(Ashbrook link courtesy Constrained Vision.)
WORKS WELL WITH OTHERS. Scott at Inside Higher Ed interviews sociologist Carrie Young Costello on some field work she has done with social work and law students.
Costello finds that there is an undeclared yet unmistakable WASP accent to the professional roles that students are training to acquire. Along with technical expertise, they have to assimilate the necessary demeanor and attitude. For students of some backgrounds, that presents no real difficulties — so they can, as Costello puts it, “focus on the intellectual tasks of professional school with little distraction.” But for those with “a mismatch between the personal identities they possess upon entering their professional programs and the professional roles those schools proffer,” there can be a jarring dissonance.
Once upon a time, our common schools attempted to inculcate habits of punctuality, dependability, and a respect for evidence in everybody. Might a misplaced "affirmation" of bad habits as cultural characteristics be setting up people for future failure?
Race and gender aren’t the only factors making for identity dissonance in professional schools; so is strong religious commitment. “Particularly at risk in my sample were evangelical Christian women who used a ‘what-would-Jesus-do’ standard to guide all of their behavior and decisions,” notes Costello, “but students from other religious backgrounds whose religious dictates took precedence over other commitments could also be at risk.”
No easy answers.
IF YOU BUILD IT THEY WILL COME. Rip Track notes some impressive increases in passenger train riding. He poses a question:
Who would have thought twenty years ago that railroads would be a growth industry?
I think Fortune and Business Week had noticed the growth of the freight side by mid-1986, with coal and double-stack traffic grabbing the headlines. Future development of the commuter and corridor service is likely to involve replacement of tracks lifted in downsizings of the 1960-1980 era or agreements between commuter authorities and the freight carriers to provide additional tracks (such as the third track Randall Road to Elburn on the Union Pacific) and higher-speed interlockings.
AROUND THE WORLD IN UNDER 80 HOURS. Make that Cape Canaveral to Bournemouth with a circumnavigation thrown in. Steve Fossett walked away from an emergency landing with the Virgin Atlantic Global Flyer (will a Pendolino receive that as a nameplate?) and a new distance record for solo circumnavigation.


Like a pot of bratwurst left unattended at a Lambeau Field pregame party, simmering tensions in the strife-torn Midwest boiled over once again today as rioting mobs ...
Via Charlie Sykes. Enjoy.
MARKET TESTS, INSUFFICIENT? Panel Explores Standard Tests for Colleges.
Kati Haycock, a commissioner who is director of the Education Trust in Washington, which has supported standardized testing, said in an e-mail message: "Any honest look at the new adult literacy level data for recent college grads leaves you very queasy. And the racial gaps are unconscionable. So doing something on the assessment side is probably important. The question is what and when."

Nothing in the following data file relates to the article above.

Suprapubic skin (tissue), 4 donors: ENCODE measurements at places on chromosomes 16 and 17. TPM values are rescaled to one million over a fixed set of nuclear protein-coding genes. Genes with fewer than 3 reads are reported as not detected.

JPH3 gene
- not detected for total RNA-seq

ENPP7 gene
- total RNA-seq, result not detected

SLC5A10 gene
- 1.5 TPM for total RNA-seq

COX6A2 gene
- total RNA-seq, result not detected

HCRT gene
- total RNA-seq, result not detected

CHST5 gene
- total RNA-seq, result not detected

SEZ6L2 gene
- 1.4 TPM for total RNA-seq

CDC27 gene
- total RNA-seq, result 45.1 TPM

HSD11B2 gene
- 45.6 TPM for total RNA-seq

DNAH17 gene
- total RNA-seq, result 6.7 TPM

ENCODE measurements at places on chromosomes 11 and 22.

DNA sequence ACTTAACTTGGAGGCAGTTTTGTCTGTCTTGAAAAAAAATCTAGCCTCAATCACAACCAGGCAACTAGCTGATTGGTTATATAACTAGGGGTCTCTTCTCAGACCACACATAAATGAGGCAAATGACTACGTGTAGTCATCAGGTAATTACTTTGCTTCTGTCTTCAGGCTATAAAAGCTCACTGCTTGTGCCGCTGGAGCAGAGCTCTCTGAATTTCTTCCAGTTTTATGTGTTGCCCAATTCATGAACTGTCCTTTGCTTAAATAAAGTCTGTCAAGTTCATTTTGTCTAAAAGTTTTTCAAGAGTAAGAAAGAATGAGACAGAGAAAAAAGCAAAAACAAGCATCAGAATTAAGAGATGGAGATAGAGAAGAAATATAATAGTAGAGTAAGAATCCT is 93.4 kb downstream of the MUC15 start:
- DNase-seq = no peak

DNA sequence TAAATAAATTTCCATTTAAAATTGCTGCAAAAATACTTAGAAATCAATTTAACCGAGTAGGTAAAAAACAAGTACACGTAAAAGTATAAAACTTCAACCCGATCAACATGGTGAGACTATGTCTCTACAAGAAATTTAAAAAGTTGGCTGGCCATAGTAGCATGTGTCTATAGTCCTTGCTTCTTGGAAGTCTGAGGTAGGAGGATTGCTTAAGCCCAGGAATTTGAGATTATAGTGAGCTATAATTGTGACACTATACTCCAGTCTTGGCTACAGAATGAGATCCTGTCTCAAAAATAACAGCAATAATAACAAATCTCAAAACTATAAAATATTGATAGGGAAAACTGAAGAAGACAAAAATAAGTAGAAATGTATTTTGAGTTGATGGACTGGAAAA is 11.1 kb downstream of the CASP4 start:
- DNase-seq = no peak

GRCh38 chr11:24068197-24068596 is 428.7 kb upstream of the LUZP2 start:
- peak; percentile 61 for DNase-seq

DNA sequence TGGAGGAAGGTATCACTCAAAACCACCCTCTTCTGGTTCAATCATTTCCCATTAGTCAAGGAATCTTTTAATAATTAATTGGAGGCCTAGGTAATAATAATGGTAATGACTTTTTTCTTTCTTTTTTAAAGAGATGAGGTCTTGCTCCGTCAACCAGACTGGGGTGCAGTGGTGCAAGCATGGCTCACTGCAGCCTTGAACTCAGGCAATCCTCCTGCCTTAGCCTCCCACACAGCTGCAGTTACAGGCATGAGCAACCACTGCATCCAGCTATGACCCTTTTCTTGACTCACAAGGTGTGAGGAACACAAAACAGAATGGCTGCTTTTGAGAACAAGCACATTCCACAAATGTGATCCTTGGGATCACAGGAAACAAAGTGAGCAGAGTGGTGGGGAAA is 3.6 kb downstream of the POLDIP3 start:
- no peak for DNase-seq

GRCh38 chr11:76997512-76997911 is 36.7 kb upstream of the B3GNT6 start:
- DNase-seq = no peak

Those literacy and numeracy deficiencies begin well before those students reach college. (Via University Diaries.)
MAKE NO SMALL PLANS. Amtrak now seeks rental income from Chicago Union Station.

As originally conceived and designed, Chicago Union Station was to be a high-rise structure, but was never completed. The station was initially designed by famed Chicago architect Daniel Burnham and completed by Graham, Anderson, Probst and White, the successor to D.H. Burnham & Co. after Burnham’s death. The building is an historically significant element of Chicago’s transportation heritage and the project would restore, refurbish and enliven a building envisioned by Burnham.

The plan by Jones Lang LaSalle and its partner calls for the preservation of the exterior elevations, rooflines and Great Hall - including the 300-foot-long barrel-vaulted skylight that soars 115 feet over the room - and adds an 18-story tower in a project totaling approximately $250 million.

YOU HAVE UNDERPAID YOUR TUITION. The Northern Star summarizes a summary of The State of Working Illinois. Several of the points in the university's summary mislead. It does not surprise that lower wages would accompany Hispanic in-migration, or that the continuing shakeout of dinosaur steel and automobile capacity would lead to fewer manufacturing jobs.

A bar graph accompanying the print edition of the paper, using 2003 Current Population Survey estimates, gives median earnings of workers with a high school diploma as $31,456, with median earnings for holders of the baccalaureate at $51,084. We're not extracting anywhere near $20,000 a year over four years from our students.
THE PRINCIPLE OF COMPLEMENTS AT WORK. Make Northern Illinois students commute to buy bongs, get a ceteris paribus left shift of the demand curve for weed.
OILING AROUND. Public Brewery has resumed posting. When I noted suspension of service there, the owner assured me of a return before the Sunset Limited resumed operation east of New Orleans. Mission accomplished.
ARBITRARILY CLOSE TO QUACKERY? The local Office of Faculty Development offers a workshop on cultural competencies.
As we integrate multiculturalism into our courses and transform our curricula, how do we know if we are meeting our learning objectives and institutional goals? Participants in this workshop will work together to identify aspects of cultural competency, develop an instrument to monitor student development and discuss applications of cultural competencies in the classroom. The discussion will range across disciplines and with an expected result of a modifiable tool for use in the classroom and curricula.